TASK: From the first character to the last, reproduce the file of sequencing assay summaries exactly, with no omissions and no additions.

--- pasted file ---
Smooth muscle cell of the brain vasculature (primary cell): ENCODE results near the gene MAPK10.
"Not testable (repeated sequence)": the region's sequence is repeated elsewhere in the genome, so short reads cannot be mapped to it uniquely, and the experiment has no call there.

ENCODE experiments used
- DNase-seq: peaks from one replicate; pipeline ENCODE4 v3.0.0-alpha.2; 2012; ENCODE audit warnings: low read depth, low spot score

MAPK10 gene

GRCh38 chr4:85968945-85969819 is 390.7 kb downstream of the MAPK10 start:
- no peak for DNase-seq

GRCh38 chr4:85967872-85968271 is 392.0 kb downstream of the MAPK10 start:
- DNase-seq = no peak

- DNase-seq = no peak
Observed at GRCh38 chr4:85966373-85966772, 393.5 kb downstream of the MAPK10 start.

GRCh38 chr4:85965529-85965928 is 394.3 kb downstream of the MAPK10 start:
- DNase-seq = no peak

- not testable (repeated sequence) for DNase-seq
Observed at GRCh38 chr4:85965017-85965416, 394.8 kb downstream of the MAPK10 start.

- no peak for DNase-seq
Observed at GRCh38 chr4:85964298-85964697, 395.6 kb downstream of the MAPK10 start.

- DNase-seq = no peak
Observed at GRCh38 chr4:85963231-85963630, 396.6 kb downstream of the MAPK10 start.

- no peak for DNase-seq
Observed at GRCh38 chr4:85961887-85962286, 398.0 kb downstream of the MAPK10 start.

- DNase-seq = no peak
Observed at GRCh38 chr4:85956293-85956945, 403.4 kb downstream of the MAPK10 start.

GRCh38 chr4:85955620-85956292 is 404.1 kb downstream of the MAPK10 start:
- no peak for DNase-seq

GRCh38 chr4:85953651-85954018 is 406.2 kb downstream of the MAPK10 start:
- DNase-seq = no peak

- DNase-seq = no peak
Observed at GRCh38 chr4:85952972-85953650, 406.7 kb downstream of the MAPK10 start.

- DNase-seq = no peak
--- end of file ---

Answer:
Smooth muscle cell of the brain vasculature (primary cell): ENCODE results near the gene MAPK10.
"Not testable (repeated sequence)": the region's sequence is repeated elsewhere in the genome, so short reads cannot be mapped to it uniquely, and the experiment has no call there.

ENCODE experiments used
- DNase-seq: peaks from one replicate; pipeline ENCODE4 v3.0.0-alpha.2; 2012; ENCODE audit warnings: low read depth, low spot score

MAPK10 gene

GRCh38 chr4:85968945-85969819 is 390.7 kb downstream of the MAPK10 start:
- no peak for DNase-seq

GRCh38 chr4:85967872-85968271 is 392.0 kb downstream of the MAPK10 start:
- DNase-seq = no peak

- DNase-seq = no peak
Observed at GRCh38 chr4:85966373-85966772, 393.5 kb downstream of the MAPK10 start.

GRCh38 chr4:85965529-85965928 is 394.3 kb downstream of the MAPK10 start:
- DNase-seq = no peak

- not testable (repeated sequence) for DNase-seq
Observed at GRCh38 chr4:85965017-85965416, 394.8 kb downstream of the MAPK10 start.

- no peak for DNase-seq
Observed at GRCh38 chr4:85964298-85964697, 395.6 kb downstream of the MAPK10 start.

- DNase-seq = no peak
Observed at GRCh38 chr4:85963231-85963630, 396.6 kb downstream of the MAPK10 start.

- no peak for DNase-seq
Observed at GRCh38 chr4:85961887-85962286, 398.0 kb downstream of the MAPK10 start.

- DNase-seq = no peak
Observed at GRCh38 chr4:85956293-85956945, 403.4 kb downstream of the MAPK10 start.

GRCh38 chr4:85955620-85956292 is 404.1 kb downstream of the MAPK10 start:
- no peak for DNase-seq

GRCh38 chr4:85953651-85954018 is 406.2 kb downstream of the MAPK10 start:
- DNase-seq = no peak

- DNase-seq = no peak
Observed at GRCh38 chr4:85952972-85953650, 406.7 kb downstream of the MAPK10 start.

- DNase-seq = no peak